Empathy isn’t just for tragedies and bad days. This is a common misconception, one we’ve perpetuated ourselves by the way we couch empathy as a response to pain. It is that, but it’s also so much more. In all days and in the midst of all emotions, empathy pushes past the superficial and creates a safe space for the real story to emerge.
Empathy can be hard because it forces us to break old habits. In our past efforts at FYI to help build empathy for teenagers’ search for identity, belonging, and purpose, we used to ask youth leaders to spend time in the spaces where young people gather, such as sporting events, skate parks, and coffee shops. We speculated that asking leaders to observe at a distance would be less intimidating for adults and less intrusive for young people.
We hoped leaders’ observations would trigger empathy. But that’s not what happened. While it was helpful to see young people beyond the church walls, most adults tended to reinforce stereotypes when they described what they learned:
“They’re always on their phones.”
“They are present but not really there.”
“They spend too much money on silly things.”
“They just seem lonely.”
Hoping to move beyond these shallow assumptions, we next asked leaders to talk with young people instead. We gave them question prompts to use. We reminded them to withhold judgment and ask for clarity, especially with cultural references or teenage slang.
This approach produced remarkably different interpretations. Leaders were struck by how distant they had become from young people’s real lives. Phrases beginning with “I didn’t know…,” “I never realized…,” and “I now see…” signaled a shift toward empathy.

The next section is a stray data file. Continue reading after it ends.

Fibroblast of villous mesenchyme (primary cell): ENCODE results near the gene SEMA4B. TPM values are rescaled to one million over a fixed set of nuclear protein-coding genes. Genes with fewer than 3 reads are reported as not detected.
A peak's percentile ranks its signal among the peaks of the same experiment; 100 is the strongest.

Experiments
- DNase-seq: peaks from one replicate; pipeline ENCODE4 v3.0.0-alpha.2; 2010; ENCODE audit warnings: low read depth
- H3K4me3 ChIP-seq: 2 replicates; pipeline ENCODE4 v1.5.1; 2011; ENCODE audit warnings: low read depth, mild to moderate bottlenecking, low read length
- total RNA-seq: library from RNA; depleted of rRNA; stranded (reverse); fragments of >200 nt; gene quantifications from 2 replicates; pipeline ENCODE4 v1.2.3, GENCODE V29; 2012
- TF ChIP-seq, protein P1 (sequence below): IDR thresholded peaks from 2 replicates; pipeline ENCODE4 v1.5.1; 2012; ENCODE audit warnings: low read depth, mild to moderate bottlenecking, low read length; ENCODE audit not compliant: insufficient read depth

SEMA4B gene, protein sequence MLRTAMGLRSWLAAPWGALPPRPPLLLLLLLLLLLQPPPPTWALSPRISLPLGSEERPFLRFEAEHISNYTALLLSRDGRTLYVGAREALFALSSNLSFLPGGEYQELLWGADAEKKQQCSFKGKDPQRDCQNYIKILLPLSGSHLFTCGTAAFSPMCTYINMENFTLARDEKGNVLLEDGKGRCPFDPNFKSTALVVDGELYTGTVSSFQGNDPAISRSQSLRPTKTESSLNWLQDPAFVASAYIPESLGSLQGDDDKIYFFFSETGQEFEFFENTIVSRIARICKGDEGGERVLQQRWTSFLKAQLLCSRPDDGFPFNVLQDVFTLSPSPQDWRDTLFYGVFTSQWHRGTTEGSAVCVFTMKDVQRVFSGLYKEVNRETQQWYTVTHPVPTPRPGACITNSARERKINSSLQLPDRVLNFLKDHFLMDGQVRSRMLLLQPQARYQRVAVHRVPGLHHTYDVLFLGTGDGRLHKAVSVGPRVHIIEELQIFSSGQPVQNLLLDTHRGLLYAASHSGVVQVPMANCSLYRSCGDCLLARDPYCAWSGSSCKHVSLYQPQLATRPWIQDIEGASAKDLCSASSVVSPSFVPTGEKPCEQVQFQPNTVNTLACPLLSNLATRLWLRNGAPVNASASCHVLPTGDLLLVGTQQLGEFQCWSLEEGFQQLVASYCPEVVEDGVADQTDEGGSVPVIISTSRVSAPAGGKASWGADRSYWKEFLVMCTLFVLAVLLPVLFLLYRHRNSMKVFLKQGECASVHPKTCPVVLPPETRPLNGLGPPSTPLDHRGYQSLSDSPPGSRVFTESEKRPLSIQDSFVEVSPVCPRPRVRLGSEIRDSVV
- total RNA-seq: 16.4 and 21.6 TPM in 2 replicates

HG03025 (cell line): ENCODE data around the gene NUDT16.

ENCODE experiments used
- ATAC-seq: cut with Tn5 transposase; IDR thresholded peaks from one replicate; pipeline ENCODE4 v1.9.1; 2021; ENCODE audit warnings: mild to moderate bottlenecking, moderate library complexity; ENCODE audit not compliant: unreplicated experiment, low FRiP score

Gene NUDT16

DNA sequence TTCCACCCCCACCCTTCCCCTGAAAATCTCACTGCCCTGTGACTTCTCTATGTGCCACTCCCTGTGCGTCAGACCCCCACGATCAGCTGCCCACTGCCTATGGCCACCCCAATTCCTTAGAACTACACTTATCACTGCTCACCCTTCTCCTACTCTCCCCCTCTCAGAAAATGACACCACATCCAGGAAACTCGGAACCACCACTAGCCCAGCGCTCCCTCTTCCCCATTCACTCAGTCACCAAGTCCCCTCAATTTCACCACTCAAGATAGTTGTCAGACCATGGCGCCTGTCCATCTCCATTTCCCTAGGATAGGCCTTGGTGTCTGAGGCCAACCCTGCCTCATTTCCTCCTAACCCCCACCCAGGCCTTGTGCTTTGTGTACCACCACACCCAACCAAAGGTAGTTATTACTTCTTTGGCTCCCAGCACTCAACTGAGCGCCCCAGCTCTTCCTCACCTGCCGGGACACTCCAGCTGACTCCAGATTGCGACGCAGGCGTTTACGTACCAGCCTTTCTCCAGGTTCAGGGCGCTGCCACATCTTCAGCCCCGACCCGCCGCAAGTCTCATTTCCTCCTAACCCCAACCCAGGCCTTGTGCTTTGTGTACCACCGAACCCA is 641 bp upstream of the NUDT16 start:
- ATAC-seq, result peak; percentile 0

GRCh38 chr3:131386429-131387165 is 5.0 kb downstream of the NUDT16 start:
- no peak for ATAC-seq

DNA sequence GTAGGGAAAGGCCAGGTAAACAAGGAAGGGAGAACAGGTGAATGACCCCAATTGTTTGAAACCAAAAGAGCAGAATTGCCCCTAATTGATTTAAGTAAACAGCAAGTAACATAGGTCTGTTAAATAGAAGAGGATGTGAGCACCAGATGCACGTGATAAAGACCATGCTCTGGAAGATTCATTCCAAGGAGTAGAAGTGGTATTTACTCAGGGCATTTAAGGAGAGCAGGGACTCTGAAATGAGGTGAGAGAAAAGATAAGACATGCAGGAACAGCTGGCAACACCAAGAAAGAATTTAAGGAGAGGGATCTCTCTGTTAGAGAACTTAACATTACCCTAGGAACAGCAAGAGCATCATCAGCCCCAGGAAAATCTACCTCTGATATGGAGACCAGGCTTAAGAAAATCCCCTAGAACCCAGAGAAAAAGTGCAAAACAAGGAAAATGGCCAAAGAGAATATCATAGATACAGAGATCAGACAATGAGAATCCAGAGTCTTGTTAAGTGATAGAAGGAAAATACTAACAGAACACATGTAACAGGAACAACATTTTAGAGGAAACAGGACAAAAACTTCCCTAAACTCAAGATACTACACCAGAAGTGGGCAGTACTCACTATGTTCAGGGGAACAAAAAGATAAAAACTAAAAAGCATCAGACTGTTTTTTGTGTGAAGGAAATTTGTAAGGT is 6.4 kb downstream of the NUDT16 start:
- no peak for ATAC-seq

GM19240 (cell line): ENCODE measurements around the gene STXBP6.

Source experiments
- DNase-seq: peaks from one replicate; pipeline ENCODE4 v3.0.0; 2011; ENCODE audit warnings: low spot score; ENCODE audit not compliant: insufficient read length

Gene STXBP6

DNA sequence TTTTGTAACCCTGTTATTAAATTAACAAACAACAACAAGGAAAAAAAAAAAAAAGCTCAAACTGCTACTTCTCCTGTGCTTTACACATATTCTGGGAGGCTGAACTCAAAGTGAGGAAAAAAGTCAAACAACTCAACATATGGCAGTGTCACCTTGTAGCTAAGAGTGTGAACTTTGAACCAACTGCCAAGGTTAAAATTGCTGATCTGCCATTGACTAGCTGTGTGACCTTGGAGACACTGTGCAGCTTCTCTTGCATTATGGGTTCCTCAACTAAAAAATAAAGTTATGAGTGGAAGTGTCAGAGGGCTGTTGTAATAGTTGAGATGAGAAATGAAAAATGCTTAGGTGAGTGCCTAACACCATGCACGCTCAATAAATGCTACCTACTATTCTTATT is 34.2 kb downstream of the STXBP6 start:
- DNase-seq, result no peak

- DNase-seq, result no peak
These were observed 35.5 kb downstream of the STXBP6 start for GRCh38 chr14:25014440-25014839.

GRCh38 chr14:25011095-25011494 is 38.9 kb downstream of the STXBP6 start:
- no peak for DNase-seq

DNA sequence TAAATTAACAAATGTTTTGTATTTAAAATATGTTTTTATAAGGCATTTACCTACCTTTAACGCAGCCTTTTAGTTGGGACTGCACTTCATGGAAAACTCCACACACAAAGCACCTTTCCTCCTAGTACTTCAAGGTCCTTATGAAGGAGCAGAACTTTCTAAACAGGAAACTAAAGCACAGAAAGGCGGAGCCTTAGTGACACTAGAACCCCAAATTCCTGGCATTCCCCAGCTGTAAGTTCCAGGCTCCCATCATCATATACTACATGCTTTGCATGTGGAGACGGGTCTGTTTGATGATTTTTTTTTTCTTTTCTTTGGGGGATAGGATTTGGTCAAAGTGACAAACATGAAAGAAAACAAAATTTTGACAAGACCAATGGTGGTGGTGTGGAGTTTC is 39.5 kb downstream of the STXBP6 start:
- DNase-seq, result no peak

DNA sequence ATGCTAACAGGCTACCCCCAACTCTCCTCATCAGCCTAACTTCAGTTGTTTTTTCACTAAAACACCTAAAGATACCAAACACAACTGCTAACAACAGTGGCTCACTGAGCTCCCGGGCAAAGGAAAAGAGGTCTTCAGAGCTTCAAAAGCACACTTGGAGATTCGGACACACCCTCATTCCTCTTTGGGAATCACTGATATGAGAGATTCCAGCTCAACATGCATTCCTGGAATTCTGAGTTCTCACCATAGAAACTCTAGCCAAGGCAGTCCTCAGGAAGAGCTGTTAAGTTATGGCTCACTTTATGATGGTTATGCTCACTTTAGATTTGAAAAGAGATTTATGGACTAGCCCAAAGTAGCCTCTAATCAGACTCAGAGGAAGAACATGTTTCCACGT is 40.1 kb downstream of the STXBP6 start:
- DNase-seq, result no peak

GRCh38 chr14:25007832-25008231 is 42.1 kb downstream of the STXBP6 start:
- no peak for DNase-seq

You’re likely nodding along. Chances are good that you already know this intuitively. You’re probably naturally empathetic toward teenagers—otherwise, you wouldn’t have picked up this book. Here’s your invitation to go deeper. Take another step closer. Intentionally practice noticing and caring.
NOTICE: Can You See Me? Can You Hear Me?
“Being heard is so close to being loved that for the average person, they are almost the same.” When our friend Mike Park, a church-planting pastor in New York City, shared this quote with a group of leaders at one of our innovation summits, the room fell quiet.
We try a lot of things in our churches to attract or engage young people. Sometimes these efforts are fruitful. But if we aren’t creating environments and relationships in which young people can be heard and seen, we may be wasting our time. We’re missing true conversation and connection.
Many of us can call to mind the people who extended us this gift while we were growing up. I (Brad) remember the two teachers who really saw me. Mrs. Patty Davis was the first grade teacher I needed—the perfect combination of authority and love. She sent me to the principal’s office with a pink slip for talking too much. But she also tended to my social exclusion, my nervous tick, and the fact that I was lagging behind in reading. She knew I was growing up on a farm out in the country and noticed that I found it hard to fit in with town kids who swam at the same club and played in the same neighborhoods with other classmates.
I don’t remember why I had trouble with reading, but I remember the paperback book about a boy and his duck that I wanted to read over and over during quiet time. And I still remember the smell of the old-school photocopy ink on my personal version of that book, which Mrs. Davis took time to create so I could read it at home.
I remember these things because Mrs. Davis saw me.
Excerpted from 3 Big Questions That Change Every Teenager by Kara Powell and Brad M. Griffin. Baker Books, a division of Baker Publishing Group. Copyright 2021. Used by permission. BakerPublishingGroup.com